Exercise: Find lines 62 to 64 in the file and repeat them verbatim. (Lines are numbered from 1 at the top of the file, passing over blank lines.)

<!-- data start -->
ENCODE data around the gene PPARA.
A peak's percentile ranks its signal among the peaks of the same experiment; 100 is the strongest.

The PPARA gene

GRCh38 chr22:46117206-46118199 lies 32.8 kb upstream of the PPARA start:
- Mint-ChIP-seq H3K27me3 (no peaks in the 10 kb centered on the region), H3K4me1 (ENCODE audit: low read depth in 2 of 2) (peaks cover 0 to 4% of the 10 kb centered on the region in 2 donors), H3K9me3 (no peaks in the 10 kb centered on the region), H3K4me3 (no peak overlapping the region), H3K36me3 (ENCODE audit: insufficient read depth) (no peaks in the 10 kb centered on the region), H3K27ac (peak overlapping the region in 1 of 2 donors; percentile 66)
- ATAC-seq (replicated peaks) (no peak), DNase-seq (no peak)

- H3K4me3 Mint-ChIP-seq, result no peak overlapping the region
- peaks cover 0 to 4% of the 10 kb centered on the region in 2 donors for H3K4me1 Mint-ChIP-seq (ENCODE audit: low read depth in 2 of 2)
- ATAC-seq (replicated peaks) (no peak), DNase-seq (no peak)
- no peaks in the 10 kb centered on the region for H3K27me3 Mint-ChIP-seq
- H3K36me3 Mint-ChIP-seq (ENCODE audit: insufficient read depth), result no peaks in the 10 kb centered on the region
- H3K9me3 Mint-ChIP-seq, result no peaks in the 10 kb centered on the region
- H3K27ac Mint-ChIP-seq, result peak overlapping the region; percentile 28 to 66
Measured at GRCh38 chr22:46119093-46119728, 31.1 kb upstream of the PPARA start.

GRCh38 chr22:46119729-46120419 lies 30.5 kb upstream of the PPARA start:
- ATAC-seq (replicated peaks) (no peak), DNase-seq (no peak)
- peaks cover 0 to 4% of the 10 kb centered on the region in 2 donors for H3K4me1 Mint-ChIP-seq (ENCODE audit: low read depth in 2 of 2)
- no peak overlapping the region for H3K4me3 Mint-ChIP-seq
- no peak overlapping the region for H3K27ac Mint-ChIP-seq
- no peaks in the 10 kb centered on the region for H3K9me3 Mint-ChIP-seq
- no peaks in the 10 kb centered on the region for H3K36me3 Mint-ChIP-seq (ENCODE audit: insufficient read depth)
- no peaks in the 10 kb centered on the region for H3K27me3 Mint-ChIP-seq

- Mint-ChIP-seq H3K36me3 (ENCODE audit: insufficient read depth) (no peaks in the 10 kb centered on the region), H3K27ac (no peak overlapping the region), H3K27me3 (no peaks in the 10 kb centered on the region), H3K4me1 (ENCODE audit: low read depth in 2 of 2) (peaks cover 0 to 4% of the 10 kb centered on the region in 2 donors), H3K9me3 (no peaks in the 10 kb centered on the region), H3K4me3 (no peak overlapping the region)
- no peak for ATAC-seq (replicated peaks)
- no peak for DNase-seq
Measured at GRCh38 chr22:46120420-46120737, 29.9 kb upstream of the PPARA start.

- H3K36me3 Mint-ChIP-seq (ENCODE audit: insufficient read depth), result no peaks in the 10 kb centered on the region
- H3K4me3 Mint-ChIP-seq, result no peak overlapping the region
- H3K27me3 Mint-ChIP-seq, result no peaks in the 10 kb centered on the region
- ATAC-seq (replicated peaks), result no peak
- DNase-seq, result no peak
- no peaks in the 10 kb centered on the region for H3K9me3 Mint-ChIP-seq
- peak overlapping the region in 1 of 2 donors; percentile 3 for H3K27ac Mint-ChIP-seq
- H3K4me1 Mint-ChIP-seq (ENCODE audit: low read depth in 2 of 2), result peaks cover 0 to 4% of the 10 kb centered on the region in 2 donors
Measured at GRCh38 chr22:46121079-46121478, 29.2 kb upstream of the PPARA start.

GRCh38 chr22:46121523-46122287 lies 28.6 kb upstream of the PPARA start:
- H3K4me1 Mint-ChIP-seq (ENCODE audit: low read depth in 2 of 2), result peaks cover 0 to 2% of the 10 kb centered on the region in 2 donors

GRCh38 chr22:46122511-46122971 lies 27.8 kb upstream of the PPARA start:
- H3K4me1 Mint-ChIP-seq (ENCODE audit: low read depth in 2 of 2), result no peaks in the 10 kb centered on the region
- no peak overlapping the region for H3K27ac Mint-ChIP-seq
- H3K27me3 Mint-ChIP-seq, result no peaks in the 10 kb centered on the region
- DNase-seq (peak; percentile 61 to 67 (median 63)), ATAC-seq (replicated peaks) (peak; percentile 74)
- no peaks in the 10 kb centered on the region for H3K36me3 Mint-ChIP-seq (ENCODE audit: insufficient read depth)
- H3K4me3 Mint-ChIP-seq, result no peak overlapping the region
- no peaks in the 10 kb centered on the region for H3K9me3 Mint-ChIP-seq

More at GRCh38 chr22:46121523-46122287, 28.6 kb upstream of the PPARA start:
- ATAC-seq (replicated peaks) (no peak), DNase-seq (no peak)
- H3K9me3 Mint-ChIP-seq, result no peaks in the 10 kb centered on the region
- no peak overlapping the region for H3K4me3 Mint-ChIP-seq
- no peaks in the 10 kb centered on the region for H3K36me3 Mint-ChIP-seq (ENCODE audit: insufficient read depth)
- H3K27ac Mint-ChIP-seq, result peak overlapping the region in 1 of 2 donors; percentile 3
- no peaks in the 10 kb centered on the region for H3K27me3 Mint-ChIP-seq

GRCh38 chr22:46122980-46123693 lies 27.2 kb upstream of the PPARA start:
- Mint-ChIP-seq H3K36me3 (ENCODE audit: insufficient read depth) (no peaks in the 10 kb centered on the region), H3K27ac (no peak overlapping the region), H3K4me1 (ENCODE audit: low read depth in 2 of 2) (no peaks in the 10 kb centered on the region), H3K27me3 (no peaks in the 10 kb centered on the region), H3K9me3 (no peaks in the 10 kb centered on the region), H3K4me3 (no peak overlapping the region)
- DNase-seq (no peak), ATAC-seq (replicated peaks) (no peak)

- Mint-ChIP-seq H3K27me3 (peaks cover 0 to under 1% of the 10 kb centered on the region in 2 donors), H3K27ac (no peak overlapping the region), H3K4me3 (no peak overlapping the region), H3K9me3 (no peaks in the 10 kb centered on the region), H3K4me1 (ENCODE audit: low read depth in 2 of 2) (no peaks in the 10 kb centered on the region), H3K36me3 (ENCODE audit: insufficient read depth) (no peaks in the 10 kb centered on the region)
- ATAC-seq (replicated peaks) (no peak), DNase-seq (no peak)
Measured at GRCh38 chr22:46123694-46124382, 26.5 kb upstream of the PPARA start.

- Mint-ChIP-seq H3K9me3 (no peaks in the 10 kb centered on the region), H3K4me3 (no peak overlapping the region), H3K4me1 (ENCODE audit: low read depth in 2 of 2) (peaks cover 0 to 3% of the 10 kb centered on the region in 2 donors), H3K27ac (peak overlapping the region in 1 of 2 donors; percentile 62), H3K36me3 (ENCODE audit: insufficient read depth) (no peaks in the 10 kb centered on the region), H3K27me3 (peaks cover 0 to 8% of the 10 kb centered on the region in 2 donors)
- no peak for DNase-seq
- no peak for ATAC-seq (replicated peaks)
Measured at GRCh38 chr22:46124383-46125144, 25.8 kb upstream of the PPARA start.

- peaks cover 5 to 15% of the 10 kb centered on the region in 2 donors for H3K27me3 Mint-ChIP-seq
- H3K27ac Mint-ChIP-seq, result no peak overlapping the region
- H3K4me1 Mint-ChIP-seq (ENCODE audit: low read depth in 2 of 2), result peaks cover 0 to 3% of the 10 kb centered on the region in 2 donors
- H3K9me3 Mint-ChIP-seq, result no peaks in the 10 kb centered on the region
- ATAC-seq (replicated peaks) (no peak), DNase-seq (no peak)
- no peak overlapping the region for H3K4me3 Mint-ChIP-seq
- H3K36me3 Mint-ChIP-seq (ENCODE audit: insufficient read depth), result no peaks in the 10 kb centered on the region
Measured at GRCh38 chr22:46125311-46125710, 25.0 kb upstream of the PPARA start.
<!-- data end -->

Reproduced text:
Measured at GRCh38 chr22:46124383-46125144, 25.8 kb upstream of the PPARA start.

- peaks cover 5 to 15% of the 10 kb centered on the region in 2 donors for H3K27me3 Mint-ChIP-seq
- H3K27ac Mint-ChIP-seq, result no peak overlapping the region